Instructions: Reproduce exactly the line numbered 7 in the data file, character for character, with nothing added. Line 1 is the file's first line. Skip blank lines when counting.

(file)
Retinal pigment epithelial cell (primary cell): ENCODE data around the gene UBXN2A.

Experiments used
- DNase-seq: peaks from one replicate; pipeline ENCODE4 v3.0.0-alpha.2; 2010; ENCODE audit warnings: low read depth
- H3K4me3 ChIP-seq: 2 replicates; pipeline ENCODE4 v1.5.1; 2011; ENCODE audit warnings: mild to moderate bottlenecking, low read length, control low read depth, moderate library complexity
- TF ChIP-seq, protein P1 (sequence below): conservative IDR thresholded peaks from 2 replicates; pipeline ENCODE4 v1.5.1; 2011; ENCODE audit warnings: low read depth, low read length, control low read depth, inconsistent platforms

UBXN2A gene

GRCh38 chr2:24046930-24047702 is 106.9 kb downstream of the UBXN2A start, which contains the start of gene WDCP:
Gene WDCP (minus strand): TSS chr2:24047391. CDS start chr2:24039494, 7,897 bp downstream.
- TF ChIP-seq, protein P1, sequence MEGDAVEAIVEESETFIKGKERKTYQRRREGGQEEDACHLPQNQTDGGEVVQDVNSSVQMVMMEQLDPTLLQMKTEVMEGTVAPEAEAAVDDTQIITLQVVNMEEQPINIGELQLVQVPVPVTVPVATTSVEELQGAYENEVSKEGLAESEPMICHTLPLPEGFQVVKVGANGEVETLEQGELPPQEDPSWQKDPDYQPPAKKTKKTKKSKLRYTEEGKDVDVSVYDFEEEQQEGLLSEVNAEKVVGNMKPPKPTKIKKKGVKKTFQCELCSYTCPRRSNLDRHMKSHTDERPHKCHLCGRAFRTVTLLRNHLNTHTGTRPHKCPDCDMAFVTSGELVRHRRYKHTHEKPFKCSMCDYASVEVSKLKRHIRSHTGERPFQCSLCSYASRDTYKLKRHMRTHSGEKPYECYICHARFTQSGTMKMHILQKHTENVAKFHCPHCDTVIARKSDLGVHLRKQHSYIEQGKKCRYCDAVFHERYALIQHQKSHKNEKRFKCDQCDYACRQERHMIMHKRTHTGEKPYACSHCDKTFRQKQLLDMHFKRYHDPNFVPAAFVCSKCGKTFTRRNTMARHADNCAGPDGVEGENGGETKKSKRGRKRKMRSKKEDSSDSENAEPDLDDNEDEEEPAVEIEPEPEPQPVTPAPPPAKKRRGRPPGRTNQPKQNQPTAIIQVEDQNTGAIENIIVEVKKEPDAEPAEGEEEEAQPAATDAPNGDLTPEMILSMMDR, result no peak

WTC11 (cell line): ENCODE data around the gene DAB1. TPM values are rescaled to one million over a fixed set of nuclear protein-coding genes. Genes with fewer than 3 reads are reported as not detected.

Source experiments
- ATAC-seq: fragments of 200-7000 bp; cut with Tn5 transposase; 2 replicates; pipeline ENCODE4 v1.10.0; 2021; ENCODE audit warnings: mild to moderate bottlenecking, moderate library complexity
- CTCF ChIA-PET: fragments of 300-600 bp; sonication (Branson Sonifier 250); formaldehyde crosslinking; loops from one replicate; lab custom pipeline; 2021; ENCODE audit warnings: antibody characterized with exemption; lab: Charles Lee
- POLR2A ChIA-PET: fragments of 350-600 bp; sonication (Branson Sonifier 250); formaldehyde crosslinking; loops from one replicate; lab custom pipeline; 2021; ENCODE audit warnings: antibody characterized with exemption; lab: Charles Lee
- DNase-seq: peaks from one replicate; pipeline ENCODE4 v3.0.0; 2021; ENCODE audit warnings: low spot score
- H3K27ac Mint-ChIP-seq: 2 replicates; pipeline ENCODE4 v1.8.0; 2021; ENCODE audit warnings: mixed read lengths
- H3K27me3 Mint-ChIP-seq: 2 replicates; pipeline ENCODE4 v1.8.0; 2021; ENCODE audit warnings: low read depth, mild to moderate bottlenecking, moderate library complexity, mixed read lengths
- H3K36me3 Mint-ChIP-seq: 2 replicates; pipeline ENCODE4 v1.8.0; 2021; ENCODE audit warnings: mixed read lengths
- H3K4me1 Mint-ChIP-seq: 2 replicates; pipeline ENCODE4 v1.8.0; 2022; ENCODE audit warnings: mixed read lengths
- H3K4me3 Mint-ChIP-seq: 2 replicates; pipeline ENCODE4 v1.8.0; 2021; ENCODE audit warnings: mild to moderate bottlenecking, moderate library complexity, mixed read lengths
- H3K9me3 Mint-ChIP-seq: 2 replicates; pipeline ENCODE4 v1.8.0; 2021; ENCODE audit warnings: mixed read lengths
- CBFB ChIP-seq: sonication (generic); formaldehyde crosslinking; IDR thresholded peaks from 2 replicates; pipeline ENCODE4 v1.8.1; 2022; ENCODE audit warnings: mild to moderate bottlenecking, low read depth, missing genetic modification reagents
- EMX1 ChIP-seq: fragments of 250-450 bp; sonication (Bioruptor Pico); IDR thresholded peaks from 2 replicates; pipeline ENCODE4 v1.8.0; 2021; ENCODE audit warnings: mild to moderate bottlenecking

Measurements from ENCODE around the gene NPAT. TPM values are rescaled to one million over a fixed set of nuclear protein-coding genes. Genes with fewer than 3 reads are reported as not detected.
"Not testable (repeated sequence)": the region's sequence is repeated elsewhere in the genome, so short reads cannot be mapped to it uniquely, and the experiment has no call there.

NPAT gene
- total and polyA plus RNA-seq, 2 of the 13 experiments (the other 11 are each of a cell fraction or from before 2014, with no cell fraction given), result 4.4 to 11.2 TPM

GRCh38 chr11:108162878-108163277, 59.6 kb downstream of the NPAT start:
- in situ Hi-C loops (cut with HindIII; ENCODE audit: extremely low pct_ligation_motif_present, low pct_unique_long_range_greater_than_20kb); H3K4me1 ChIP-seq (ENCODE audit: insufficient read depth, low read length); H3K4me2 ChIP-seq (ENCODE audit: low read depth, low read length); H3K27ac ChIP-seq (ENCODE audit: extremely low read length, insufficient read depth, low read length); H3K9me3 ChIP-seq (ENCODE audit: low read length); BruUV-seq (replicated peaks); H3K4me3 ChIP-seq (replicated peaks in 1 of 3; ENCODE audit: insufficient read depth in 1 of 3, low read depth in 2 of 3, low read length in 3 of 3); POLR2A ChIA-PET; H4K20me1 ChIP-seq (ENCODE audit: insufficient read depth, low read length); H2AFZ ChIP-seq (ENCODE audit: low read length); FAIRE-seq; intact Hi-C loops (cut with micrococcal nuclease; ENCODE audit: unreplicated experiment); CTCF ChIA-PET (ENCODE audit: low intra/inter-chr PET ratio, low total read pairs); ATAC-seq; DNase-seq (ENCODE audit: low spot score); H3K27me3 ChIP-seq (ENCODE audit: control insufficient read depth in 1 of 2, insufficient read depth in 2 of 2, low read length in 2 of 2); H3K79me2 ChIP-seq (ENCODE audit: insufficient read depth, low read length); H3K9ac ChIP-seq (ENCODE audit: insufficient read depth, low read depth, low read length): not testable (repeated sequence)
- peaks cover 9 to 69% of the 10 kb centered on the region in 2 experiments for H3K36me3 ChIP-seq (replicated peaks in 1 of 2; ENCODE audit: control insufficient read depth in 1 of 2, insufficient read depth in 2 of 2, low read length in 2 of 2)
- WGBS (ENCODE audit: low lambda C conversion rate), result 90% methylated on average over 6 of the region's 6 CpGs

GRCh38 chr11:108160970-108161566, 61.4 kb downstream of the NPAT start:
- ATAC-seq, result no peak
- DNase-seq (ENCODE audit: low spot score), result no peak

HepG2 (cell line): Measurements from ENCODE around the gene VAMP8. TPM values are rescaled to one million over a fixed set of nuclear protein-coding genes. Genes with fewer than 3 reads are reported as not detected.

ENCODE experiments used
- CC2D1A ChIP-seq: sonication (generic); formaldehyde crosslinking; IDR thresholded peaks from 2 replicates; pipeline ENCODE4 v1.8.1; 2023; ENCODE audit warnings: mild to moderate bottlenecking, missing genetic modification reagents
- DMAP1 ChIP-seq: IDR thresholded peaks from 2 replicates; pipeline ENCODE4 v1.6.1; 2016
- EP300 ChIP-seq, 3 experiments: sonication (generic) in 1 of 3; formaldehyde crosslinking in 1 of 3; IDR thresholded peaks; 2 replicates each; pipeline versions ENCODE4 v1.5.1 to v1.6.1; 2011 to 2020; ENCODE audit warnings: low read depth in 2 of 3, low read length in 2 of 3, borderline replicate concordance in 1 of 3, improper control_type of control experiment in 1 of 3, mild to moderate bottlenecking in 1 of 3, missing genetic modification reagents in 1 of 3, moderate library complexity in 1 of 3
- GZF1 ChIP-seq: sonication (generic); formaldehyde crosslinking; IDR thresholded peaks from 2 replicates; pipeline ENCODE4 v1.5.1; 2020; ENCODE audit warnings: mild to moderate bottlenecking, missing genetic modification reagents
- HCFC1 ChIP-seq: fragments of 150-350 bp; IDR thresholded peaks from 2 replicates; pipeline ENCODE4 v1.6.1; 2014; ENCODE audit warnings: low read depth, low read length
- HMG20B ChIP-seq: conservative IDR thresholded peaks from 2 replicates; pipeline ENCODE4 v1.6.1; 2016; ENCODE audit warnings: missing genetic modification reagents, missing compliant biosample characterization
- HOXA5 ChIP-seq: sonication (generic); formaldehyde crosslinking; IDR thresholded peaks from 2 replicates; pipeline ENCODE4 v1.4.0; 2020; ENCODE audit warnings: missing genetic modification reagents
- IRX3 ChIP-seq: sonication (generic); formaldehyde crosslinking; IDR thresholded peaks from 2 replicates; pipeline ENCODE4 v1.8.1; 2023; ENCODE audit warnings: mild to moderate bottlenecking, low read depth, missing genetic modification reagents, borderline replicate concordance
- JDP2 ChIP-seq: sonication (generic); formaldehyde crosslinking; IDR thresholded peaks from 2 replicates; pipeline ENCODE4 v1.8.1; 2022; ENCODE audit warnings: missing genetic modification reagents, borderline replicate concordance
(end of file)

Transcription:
GRCh38 chr2:24046930-24047702 is 106.9 kb downstream of the UBXN2A start, which contains the start of gene WDCP: